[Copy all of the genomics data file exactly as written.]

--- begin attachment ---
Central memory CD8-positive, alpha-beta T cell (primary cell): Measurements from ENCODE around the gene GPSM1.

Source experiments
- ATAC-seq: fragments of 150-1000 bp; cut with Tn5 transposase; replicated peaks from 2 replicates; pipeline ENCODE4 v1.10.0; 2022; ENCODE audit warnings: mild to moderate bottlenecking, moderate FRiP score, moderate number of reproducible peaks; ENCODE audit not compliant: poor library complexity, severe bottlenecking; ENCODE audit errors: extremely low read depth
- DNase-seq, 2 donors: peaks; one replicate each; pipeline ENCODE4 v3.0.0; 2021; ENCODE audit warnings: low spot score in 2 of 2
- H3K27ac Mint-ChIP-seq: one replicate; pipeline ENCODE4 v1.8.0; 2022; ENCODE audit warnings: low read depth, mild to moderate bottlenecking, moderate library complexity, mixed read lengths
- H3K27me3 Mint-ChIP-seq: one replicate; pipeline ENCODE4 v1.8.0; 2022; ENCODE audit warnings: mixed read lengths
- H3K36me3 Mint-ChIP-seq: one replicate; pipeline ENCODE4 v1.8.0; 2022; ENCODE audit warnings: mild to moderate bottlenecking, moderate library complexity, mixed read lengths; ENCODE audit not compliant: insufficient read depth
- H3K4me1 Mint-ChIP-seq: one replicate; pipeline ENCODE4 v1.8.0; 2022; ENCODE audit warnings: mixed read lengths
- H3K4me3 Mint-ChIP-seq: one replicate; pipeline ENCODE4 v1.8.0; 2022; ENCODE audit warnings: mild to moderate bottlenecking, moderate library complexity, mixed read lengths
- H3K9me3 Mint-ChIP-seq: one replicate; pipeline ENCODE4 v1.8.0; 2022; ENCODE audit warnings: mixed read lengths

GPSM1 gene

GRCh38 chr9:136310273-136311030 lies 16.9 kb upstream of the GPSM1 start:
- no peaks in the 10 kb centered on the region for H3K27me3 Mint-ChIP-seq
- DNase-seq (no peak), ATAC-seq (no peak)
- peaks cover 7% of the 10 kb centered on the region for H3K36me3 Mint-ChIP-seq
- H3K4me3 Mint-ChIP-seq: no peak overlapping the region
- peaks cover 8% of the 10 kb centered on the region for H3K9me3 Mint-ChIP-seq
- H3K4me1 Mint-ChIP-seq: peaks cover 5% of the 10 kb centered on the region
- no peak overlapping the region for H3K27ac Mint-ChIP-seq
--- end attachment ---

Central memory CD8-positive, alpha-beta T cell (primary cell): Measurements from ENCODE around the gene GPSM1.

Source experiments
- ATAC-seq: fragments of 150-1000 bp; cut with Tn5 transposase; replicated peaks from 2 replicates; pipeline ENCODE4 v1.10.0; 2022; ENCODE audit warnings: mild to moderate bottlenecking, moderate FRiP score, moderate number of reproducible peaks; ENCODE audit not compliant: poor library complexity, severe bottlenecking; ENCODE audit errors: extremely low read depth
- DNase-seq, 2 donors: peaks; one replicate each; pipeline ENCODE4 v3.0.0; 2021; ENCODE audit warnings: low spot score in 2 of 2
- H3K27ac Mint-ChIP-seq: one replicate; pipeline ENCODE4 v1.8.0; 2022; ENCODE audit warnings: low read depth, mild to moderate bottlenecking, moderate library complexity, mixed read lengths
- H3K27me3 Mint-ChIP-seq: one replicate; pipeline ENCODE4 v1.8.0; 2022; ENCODE audit warnings: mixed read lengths
- H3K36me3 Mint-ChIP-seq: one replicate; pipeline ENCODE4 v1.8.0; 2022; ENCODE audit warnings: mild to moderate bottlenecking, moderate library complexity, mixed read lengths; ENCODE audit not compliant: insufficient read depth
- H3K4me1 Mint-ChIP-seq: one replicate; pipeline ENCODE4 v1.8.0; 2022; ENCODE audit warnings: mixed read lengths
- H3K4me3 Mint-ChIP-seq: one replicate; pipeline ENCODE4 v1.8.0; 2022; ENCODE audit warnings: mild to moderate bottlenecking, moderate library complexity, mixed read lengths
- H3K9me3 Mint-ChIP-seq: one replicate; pipeline ENCODE4 v1.8.0; 2022; ENCODE audit warnings: mixed read lengths

GPSM1 gene

GRCh38 chr9:136310273-136311030 lies 16.9 kb upstream of the GPSM1 start:
- no peaks in the 10 kb centered on the region for H3K27me3 Mint-ChIP-seq
- DNase-seq (no peak), ATAC-seq (no peak)
- peaks cover 7% of the 10 kb centered on the region for H3K36me3 Mint-ChIP-seq
- H3K4me3 Mint-ChIP-seq: no peak overlapping the region
- peaks cover 8% of the 10 kb centered on the region for H3K9me3 Mint-ChIP-seq
- H3K4me1 Mint-ChIP-seq: peaks cover 5% of the 10 kb centered on the region
- no peak overlapping the region for H3K27ac Mint-ChIP-seq